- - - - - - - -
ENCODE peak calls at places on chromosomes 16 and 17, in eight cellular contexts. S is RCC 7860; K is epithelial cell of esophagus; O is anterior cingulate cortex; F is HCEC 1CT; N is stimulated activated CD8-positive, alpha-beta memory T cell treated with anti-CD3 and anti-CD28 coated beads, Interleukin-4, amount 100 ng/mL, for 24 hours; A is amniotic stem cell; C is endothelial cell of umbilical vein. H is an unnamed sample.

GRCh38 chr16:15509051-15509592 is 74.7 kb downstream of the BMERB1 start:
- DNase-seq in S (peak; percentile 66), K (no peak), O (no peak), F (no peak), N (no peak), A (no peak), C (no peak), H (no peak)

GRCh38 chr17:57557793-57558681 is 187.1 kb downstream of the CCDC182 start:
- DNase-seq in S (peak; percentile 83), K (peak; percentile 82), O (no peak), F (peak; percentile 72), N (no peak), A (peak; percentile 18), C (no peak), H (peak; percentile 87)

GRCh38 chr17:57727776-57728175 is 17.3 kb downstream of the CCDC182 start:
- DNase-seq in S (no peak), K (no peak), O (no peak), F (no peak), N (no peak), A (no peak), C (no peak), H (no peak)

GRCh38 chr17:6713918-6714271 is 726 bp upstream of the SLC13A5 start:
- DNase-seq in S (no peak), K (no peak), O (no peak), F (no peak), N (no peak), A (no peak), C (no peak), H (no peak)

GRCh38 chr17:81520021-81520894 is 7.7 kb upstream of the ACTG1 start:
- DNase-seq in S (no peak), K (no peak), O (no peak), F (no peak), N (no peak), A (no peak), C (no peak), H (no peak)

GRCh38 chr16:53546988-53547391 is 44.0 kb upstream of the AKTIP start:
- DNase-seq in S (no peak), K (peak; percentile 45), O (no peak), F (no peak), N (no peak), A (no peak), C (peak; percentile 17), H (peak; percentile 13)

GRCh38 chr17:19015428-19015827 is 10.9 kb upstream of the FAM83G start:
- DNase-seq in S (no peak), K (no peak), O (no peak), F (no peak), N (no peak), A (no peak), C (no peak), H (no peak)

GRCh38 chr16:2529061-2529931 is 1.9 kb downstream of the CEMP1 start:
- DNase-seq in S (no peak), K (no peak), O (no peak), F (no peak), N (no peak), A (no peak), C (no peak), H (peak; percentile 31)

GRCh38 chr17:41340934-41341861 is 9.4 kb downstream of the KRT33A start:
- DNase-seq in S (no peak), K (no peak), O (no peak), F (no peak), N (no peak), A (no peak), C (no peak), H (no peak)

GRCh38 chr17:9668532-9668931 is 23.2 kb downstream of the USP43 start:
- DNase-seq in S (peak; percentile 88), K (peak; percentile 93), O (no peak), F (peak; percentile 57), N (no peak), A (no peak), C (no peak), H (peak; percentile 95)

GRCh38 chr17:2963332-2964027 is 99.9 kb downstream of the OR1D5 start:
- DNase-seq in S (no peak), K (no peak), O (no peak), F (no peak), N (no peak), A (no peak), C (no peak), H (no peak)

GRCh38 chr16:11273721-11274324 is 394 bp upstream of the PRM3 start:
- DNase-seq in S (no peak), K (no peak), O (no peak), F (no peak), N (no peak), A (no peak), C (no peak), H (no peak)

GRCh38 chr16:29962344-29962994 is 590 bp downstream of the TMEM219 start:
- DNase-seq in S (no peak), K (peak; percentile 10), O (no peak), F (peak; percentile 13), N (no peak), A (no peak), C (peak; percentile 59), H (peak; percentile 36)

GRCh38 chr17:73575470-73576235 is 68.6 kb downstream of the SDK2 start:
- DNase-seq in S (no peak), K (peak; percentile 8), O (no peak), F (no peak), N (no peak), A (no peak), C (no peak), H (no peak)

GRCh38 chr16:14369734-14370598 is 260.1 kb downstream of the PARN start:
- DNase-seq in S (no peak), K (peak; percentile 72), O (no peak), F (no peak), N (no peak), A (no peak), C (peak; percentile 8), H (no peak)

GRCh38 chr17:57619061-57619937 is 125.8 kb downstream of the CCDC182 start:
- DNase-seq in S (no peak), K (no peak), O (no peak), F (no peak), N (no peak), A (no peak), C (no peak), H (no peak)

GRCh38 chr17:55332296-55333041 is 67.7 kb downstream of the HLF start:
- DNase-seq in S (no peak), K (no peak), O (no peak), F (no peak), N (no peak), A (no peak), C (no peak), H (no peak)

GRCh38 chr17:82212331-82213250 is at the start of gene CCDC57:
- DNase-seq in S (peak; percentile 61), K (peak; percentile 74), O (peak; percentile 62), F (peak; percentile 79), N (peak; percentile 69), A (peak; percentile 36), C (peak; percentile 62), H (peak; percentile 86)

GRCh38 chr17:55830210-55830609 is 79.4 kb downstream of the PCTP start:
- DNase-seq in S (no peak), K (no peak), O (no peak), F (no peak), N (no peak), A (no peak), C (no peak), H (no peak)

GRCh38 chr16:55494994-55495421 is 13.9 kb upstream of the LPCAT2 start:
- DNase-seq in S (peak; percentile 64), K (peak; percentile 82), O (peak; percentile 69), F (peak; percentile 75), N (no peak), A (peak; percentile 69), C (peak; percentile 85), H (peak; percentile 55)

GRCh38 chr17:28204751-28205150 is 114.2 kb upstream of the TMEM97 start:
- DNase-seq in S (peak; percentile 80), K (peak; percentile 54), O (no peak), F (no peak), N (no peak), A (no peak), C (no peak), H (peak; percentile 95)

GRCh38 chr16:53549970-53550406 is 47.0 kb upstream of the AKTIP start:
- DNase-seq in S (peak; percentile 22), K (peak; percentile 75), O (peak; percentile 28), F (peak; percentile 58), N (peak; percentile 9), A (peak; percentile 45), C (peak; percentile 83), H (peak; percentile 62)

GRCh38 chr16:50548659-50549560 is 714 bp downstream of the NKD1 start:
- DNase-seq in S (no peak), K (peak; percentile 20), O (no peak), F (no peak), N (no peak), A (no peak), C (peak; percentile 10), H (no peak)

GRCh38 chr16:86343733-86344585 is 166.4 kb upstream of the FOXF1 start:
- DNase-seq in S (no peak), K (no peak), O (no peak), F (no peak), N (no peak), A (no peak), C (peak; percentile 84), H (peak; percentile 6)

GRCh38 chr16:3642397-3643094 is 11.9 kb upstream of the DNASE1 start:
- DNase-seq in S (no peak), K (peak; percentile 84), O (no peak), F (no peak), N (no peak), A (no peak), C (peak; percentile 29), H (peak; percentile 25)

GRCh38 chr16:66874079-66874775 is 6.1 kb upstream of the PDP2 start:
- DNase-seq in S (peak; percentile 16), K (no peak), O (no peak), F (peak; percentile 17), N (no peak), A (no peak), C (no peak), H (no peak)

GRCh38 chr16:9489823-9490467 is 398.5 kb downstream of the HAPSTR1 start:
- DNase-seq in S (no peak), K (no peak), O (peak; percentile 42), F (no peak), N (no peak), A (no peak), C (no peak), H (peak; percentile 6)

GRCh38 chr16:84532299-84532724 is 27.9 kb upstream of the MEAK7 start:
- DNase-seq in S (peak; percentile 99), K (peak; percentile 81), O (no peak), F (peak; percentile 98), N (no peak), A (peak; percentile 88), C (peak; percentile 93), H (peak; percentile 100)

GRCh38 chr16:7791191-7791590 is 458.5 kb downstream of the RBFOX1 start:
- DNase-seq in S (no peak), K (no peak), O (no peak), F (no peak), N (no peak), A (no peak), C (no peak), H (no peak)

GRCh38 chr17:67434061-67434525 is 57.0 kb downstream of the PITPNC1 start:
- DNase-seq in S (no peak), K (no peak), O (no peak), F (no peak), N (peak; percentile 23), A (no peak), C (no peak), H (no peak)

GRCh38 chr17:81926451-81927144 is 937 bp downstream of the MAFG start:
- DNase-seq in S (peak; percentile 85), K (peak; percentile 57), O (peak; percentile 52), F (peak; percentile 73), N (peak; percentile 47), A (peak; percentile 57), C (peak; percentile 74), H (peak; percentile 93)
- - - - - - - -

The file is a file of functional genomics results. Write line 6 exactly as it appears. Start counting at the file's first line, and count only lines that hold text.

GRCh38 chr17:57727776-57728175 is 17.3 kb downstream of the CCDC182 start: